from The Century Dictionary.
- Under or below the poles of the earth in latitude; adjacent to the poles.
- Beneath the pole of the heavens, as a star at its lowest culmination.
from the GNU version of the Collaborative International Dictionary of English.
- adjective Situated below the poles.
from Wiktionary, Creative Commons Attribution/Share-Alike License.
- adjective Situated below the
Sorry, no etymologies found.
I weeded my library’s copy of that haunting clowns cover for myself, and I will definitely weed this frigid Hawaiian book (must have been taken in subpolar Hawaii) for my own Awful Library Books personal collection.
Most computer simulations of the ocean system in a climate with increasing atmospheric greenhouse-gas concentrations predict a weakening thermohaline circulation in the North Atlantic as the subpolar seas become fresher and warmer1, 2, 3, and it is assumed that this signal will be transferred to the deep ocean by the two overflows.
They plodded aimlessly and despondent through the subpolar surroundings.
This collision results in frontal uplift and the creation of the subpolar lows or mid-latitude cyclones.
At high latitudes the return flows include export by ice and transport in low-salinity boundary currents, intermediate water (which forms and sinks along the subpolar fronts), and deep water (which sinks on shelves and in gyres).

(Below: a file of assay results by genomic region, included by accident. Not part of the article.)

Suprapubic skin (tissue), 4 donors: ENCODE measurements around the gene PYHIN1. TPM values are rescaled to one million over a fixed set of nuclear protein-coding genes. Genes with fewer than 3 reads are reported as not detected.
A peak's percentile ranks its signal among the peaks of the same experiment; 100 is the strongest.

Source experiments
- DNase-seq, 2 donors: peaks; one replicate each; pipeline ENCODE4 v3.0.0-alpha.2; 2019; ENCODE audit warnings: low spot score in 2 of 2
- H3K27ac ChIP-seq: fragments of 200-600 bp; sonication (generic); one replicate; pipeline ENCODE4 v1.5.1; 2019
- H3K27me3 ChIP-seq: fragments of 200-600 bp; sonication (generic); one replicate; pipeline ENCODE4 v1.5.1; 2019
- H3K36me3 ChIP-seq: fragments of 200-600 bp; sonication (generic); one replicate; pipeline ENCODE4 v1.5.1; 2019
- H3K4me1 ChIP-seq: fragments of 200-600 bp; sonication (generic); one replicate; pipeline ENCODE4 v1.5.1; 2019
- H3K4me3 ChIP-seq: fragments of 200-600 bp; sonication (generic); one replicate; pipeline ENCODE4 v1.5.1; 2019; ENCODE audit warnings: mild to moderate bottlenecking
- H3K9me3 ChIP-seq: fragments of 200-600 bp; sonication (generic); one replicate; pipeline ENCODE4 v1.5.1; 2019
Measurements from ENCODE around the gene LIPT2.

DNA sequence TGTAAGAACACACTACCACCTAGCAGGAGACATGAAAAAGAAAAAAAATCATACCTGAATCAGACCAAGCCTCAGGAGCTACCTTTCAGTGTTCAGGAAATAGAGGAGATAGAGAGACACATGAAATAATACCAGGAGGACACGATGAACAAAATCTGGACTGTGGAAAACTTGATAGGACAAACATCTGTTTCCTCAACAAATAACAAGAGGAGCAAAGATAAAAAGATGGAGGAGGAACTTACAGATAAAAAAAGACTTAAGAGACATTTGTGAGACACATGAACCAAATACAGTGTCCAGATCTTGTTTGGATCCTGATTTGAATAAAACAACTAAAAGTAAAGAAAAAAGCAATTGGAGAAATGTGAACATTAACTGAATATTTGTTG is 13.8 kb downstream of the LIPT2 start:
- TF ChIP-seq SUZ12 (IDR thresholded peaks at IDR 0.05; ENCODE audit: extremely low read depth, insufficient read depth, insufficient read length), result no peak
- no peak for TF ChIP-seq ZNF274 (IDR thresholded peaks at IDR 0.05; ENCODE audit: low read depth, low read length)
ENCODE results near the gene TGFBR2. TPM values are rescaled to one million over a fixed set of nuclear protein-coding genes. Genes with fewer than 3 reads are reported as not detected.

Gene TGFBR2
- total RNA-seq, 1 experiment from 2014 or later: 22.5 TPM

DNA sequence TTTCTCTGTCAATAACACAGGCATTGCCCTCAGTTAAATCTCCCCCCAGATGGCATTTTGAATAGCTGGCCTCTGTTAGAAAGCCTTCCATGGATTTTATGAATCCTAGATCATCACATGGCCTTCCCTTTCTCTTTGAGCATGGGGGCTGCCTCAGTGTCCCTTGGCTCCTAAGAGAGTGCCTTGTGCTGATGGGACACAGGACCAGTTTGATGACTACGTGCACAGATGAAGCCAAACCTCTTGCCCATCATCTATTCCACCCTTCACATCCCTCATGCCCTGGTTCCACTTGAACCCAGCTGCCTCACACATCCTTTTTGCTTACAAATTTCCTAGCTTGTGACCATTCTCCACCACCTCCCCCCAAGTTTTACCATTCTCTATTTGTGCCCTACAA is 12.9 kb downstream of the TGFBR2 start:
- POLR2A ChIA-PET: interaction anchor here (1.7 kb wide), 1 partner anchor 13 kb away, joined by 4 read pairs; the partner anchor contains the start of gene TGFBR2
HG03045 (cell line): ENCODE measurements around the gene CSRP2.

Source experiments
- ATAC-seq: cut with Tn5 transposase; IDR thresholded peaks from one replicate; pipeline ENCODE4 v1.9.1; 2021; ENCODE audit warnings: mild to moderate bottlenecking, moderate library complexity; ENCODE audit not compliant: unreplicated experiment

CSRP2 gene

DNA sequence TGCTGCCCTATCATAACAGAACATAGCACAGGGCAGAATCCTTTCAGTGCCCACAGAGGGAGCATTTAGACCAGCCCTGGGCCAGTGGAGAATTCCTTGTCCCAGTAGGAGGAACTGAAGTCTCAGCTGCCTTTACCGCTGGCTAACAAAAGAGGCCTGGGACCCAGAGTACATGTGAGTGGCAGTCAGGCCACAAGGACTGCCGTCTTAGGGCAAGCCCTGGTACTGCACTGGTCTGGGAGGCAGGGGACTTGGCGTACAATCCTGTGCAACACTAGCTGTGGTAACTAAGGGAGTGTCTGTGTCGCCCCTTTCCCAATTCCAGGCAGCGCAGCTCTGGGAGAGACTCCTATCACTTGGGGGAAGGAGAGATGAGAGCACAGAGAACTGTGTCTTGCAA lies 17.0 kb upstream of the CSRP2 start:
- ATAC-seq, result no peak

North of subpolar low belt, summer heating warms subtropical air masses.
On these modified graphics, we can better visualize the intertropical convergence zone (ITCZ), subtropical high pressure zone, and the subpolar lows.
The spatial pattern shows an increase from minimum values of 50 cm/yr over parts of the North Atlantic subpolar seas.
The development of the subpolar lows in summer only occurs weakly (Figure 5 - over Greenland and Baffin Island, Canada), unlike the Southern Hemisphere.
The meeting of the warm subtropical and cold polar air masses at the subpolar low zone enhances frontal uplift and the formation of intense low pressure systems.